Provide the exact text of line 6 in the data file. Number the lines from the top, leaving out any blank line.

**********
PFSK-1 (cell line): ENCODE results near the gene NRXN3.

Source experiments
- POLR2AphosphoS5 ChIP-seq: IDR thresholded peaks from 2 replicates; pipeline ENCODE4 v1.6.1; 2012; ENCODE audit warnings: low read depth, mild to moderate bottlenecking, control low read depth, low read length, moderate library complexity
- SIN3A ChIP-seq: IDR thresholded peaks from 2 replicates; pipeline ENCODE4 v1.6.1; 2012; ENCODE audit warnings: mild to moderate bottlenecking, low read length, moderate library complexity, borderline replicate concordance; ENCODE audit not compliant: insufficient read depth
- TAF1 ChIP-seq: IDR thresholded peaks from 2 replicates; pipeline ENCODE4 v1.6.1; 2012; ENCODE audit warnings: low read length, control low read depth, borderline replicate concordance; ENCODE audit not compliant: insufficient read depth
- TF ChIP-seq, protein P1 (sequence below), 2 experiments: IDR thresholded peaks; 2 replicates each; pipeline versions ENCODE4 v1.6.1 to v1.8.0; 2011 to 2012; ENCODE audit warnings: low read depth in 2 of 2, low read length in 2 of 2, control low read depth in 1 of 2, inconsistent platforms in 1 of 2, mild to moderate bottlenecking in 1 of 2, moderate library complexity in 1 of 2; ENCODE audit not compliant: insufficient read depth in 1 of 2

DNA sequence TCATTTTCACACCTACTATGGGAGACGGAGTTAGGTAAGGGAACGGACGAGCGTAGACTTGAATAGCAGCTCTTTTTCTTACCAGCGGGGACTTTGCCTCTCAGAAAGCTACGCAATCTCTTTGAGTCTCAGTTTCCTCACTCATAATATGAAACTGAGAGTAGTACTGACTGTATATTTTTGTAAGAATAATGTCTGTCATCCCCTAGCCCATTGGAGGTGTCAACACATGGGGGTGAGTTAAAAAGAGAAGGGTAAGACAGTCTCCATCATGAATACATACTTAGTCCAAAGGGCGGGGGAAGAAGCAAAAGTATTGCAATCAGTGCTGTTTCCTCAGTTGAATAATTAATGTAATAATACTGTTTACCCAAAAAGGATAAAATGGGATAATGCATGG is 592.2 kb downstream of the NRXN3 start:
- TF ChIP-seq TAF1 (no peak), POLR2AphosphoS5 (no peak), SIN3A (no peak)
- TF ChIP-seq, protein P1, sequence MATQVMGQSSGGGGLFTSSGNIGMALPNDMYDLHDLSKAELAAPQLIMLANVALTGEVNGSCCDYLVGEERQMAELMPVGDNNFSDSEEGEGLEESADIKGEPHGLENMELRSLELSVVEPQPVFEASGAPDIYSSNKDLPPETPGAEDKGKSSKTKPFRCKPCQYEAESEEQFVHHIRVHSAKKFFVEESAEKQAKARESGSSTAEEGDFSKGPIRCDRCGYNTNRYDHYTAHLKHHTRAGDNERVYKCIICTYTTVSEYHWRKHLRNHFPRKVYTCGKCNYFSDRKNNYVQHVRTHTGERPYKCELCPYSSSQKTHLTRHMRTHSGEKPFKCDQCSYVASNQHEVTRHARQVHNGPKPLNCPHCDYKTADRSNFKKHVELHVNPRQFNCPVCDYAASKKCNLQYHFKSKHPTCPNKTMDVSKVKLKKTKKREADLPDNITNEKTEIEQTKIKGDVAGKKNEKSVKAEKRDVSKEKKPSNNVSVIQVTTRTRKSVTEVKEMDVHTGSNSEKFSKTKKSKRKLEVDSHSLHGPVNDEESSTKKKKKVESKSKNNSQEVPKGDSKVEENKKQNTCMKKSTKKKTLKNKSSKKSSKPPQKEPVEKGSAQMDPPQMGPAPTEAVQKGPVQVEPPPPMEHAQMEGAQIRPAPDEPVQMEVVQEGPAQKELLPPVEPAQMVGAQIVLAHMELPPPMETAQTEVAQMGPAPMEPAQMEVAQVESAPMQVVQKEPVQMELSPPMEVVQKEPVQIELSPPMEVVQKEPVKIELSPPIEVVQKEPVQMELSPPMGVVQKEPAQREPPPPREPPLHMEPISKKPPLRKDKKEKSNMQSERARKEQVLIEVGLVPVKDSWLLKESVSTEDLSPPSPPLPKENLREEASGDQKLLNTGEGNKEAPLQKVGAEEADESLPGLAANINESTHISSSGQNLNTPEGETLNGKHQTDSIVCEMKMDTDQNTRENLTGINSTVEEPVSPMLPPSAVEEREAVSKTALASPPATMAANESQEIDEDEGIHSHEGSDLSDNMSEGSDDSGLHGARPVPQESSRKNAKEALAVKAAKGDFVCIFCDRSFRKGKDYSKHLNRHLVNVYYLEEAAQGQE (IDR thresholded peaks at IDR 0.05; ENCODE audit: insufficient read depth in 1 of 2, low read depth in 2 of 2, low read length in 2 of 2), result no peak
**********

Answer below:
- TF ChIP-seq, protein P1 (sequence below), 2 experiments: IDR thresholded peaks; 2 replicates each; pipeline versions ENCODE4 v1.6.1 to v1.8.0; 2011 to 2012; ENCODE audit warnings: low read depth in 2 of 2, low read length in 2 of 2, control low read depth in 1 of 2, inconsistent platforms in 1 of 2, mild to moderate bottlenecking in 1 of 2, moderate library complexity in 1 of 2; ENCODE audit not compliant: insufficient read depth in 1 of 2